#30 Watermill


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Posted 22 August 2002 - 07:41 PM

I'm assuming, OF, that you're referring to SF...but who could ever portray that miracle? I would rather savor the dimming memory of seeing her bring nuance and phrasing to the smallest moments and movements imaginable, than watch Follywood stumble at capturing the uncapturable.

I would preface the following paragraph by reminding the young balletomanes who love this film that I am just expressing my humble opinion and do not wish to diminish their enjoyment of CS. But a Forum is a place for opinions, isn't it?

I share LMCtech's low opinion of CS. While certainly not an awful film, it's soap opera stereotypes were solidly aimed at a target audience and the film sacrificed huge chunks of dance reality to sell tickets. I thought the walk-out/suprise replacement was ridiculous, exceeded only by the motorcycle/mattress de deux. One of the biggest problems was it had the wrong Director: Nicholas Hytner is primarily a West End/Broadway Stage Director; had a quirky (and very "stagey") artistic hit with "Madness of King George", then a sitcom-like "Object of My Desire" (also written by a playwright: Wendy Wasserstein) Then Center Stage.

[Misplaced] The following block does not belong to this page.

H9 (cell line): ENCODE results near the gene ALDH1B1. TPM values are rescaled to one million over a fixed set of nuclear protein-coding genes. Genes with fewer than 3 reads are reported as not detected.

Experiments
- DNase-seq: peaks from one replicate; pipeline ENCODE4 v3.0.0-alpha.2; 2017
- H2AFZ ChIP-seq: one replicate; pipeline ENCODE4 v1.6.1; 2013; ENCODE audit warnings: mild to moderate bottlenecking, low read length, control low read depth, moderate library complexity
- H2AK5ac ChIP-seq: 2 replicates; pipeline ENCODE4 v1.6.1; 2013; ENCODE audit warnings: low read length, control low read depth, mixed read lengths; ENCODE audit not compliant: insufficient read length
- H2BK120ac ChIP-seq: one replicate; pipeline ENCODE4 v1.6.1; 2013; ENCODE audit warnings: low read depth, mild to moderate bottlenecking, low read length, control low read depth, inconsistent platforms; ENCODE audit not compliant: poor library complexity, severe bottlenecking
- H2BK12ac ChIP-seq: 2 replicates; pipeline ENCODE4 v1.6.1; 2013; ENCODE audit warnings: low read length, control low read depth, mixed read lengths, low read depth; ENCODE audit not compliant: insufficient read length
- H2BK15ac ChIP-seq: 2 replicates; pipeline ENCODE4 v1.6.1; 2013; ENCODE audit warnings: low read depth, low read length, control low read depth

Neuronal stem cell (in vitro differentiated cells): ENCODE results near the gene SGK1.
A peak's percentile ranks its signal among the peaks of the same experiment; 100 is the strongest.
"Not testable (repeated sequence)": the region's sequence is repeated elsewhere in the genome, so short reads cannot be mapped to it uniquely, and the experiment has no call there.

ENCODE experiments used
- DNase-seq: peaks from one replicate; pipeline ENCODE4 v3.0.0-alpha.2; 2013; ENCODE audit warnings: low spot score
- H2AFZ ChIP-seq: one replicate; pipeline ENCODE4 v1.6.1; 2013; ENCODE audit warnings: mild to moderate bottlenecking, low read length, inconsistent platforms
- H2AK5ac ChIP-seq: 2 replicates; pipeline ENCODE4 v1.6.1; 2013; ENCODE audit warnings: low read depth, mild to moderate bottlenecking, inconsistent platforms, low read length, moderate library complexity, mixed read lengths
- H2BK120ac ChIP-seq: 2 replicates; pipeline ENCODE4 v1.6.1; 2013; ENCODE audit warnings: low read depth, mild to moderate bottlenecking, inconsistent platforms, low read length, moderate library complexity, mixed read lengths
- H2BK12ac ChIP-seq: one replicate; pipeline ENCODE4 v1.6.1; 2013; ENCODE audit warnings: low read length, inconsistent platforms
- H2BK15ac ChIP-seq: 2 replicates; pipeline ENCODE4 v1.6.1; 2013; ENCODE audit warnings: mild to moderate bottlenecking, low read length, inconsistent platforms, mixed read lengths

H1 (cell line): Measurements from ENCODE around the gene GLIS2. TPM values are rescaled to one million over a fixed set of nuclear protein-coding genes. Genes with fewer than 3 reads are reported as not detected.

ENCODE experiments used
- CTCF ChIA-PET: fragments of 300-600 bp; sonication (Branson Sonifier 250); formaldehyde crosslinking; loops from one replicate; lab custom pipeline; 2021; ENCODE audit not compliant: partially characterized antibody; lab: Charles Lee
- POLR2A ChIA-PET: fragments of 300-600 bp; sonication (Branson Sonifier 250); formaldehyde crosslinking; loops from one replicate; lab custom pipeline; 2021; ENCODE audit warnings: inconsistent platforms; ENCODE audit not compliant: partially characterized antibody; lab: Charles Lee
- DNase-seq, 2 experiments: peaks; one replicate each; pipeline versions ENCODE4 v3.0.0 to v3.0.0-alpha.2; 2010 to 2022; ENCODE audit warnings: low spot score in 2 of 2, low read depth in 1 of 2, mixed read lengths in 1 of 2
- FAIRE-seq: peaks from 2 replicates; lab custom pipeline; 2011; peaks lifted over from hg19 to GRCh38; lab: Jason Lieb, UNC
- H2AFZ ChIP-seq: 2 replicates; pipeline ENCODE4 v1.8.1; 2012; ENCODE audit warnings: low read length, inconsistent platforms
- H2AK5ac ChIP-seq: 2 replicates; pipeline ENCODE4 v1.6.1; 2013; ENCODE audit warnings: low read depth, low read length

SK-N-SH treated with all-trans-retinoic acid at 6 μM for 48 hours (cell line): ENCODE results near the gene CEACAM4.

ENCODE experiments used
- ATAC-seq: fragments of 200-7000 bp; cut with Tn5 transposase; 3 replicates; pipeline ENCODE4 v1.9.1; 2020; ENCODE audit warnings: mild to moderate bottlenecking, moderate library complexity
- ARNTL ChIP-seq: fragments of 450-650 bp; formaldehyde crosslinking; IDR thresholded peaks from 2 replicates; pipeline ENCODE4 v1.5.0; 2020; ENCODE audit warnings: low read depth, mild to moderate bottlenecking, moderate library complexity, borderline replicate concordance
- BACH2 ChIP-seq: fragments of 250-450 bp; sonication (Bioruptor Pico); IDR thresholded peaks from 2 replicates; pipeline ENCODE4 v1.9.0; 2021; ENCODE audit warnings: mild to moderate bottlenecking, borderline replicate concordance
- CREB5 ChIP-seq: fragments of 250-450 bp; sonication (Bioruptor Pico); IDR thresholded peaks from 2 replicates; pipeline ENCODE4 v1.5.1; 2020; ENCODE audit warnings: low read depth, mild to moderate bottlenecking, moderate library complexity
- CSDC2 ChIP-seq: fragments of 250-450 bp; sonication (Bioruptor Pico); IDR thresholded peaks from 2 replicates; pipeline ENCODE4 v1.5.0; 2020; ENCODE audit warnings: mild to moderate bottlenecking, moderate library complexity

Huh? What in the name of Billy Wilder made them choose this guy to direct? He's a journeyman film director at best and I thought it showed. (Some earnest acting and good dancing were exceptions)

BTW: Watch "Mr Holland's Opus" with musicians and you'll get the same cringing reaction. Especially embarrassing is the clarinet practice scene where he ties to get her over "the break", and she's not even near it, nevermind over it. Reed players will know what I mean. What a mess...even worse than CS, I think.

Anyway, brace yourselves: a real film director, Robert Altman, starts shooting his film The Company with the Joffrey in October.

Don't let me down, Bobby...